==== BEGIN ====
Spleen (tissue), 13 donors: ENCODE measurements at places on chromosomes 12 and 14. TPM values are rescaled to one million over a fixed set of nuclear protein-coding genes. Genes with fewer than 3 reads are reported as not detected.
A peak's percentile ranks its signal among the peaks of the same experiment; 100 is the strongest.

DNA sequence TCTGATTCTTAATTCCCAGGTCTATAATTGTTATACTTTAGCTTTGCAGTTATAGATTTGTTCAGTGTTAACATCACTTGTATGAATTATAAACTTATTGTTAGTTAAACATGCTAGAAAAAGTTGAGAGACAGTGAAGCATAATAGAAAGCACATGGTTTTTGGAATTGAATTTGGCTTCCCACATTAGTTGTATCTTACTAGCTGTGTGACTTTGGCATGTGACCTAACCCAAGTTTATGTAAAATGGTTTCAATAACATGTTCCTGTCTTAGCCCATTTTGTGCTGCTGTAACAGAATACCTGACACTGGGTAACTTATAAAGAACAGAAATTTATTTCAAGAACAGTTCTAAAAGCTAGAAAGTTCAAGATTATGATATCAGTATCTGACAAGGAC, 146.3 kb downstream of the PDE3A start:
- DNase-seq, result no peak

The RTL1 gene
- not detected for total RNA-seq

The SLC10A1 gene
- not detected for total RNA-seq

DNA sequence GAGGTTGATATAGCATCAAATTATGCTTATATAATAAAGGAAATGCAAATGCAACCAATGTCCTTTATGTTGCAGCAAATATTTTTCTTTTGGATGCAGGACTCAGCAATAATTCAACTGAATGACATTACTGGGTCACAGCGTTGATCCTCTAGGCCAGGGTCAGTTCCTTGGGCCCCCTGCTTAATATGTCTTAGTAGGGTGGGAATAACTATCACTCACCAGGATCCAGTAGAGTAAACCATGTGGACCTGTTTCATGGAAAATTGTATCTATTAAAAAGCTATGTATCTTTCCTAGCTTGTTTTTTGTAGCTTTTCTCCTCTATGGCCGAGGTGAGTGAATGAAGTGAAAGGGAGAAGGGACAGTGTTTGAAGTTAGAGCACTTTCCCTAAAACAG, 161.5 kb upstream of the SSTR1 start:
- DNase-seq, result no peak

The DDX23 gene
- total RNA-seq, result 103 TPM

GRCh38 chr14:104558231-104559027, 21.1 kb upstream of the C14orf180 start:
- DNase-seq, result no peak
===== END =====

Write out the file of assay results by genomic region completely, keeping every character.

Spleen (tissue), 13 donors: ENCODE measurements at places on chromosomes 12 and 14. TPM values are rescaled to one million over a fixed set of nuclear protein-coding genes. Genes with fewer than 3 reads are reported as not detected.
A peak's percentile ranks its signal among the peaks of the same experiment; 100 is the strongest.

DNA sequence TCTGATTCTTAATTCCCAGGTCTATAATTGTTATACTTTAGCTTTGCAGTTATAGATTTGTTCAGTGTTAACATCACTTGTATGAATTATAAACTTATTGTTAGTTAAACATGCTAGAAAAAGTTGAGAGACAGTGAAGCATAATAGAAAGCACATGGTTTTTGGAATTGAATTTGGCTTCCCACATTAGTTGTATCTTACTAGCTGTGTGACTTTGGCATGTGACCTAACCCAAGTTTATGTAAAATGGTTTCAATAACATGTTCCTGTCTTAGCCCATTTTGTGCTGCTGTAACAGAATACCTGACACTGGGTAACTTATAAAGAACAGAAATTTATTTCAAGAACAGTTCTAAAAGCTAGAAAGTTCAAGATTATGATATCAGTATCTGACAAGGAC, 146.3 kb downstream of the PDE3A start:
- DNase-seq, result no peak

The RTL1 gene
- not detected for total RNA-seq

The SLC10A1 gene
- not detected for total RNA-seq

DNA sequence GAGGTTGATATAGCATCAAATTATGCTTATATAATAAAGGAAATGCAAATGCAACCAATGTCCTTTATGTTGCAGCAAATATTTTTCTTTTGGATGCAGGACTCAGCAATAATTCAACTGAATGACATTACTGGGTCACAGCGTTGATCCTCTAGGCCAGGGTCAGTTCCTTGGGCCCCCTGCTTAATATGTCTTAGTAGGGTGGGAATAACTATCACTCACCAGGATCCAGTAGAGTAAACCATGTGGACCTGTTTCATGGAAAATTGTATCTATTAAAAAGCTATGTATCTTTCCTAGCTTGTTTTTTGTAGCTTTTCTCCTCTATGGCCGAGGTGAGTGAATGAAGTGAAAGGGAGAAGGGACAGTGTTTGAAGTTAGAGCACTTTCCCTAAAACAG, 161.5 kb upstream of the SSTR1 start:
- DNase-seq, result no peak

The DDX23 gene
- total RNA-seq, result 103 TPM

GRCh38 chr14:104558231-104559027, 21.1 kb upstream of the C14orf180 start:
- DNase-seq, result no peak